8. The method claimed in claim 7, further comprising the step of displaying a body image upon the wearable device, including highlighting the touched body part.
9. The method claimed in claim 8, further comprising the step of displaying a plurality of wellness conditions, on the wearable device, applicable to the touched body part.
10. The method claimed in claim 9, further comprising the step of enabling a drag and drop operation of the plurality of wellness conditions to the highlighted body part to be performed upon the wearable device.
11. The method claimed in claim 10, further comprising the steps of: diagnosing the wellness condition associated with the highlighted body part; analyzing the wellness condition associated with the highlighted body part; storing the wellness condition associated with the highlighted body part; updating a look up table with the stored wellness condition associated with the highlighted body part.
12. The method claimed in claim 1, wherein the step of monitoring the travel of the pointer further comprises processing images of the travel of the pointer.
13. A method for enabling selection of wellness conditions upon a display of a wearable device, comprising the steps of: providing a look up table that includes wellness conditions associated with a human or animal; displaying the wellness conditions of the look up table as a first selectable user interface for the wearable device; highlighting selection of one or more of the wellness conditions; enabling a drag and drop operation of the selected one or more wellness conditions from the first selectable user interface to a second selectable user interface of the wearable device; wherein the first selectable user interface dynamically changed to the second selectable user interface prior to completion of the drag and drop operation.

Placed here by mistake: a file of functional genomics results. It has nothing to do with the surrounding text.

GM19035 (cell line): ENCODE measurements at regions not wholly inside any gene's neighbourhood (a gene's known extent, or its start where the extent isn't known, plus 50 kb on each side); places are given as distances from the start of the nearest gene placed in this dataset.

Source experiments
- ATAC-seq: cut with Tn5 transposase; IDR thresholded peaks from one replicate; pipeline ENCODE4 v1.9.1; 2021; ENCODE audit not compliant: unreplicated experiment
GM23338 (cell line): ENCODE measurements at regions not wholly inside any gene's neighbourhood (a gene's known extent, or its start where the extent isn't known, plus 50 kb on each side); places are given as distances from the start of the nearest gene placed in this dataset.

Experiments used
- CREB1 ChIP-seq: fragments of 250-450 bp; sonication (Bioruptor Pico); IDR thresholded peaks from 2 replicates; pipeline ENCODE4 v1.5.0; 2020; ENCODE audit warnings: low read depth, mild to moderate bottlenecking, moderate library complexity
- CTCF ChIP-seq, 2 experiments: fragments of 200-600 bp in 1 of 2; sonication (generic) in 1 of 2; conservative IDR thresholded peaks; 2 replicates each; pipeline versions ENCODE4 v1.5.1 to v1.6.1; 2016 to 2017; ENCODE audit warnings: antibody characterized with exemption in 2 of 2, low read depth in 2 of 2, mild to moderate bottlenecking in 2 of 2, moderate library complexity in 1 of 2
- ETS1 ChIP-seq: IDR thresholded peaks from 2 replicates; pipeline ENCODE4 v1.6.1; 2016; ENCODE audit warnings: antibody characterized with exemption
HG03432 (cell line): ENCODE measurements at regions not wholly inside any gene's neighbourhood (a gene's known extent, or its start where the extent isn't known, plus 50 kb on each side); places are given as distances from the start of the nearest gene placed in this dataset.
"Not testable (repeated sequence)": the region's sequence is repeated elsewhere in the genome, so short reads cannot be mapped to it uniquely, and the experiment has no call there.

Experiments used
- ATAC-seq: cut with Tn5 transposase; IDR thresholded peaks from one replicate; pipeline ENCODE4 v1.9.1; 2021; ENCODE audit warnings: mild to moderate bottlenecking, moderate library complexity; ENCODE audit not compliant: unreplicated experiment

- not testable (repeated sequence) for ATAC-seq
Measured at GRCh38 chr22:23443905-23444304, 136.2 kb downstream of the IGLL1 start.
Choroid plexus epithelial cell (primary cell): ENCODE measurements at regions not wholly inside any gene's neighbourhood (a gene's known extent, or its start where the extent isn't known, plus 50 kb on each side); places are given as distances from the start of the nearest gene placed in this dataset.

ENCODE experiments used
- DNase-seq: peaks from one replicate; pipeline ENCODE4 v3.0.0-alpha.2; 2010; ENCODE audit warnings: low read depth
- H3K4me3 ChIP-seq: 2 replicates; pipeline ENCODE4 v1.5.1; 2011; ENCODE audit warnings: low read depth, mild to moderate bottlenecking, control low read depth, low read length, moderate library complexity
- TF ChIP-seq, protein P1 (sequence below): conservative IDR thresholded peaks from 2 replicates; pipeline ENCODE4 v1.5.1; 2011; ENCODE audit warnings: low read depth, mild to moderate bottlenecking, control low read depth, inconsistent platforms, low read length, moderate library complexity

14. The method claimed in claim 13, wherein the drag and drop operation is a single action gesture to identify a wellness condition and location of associated body part relevant to the wellness condition.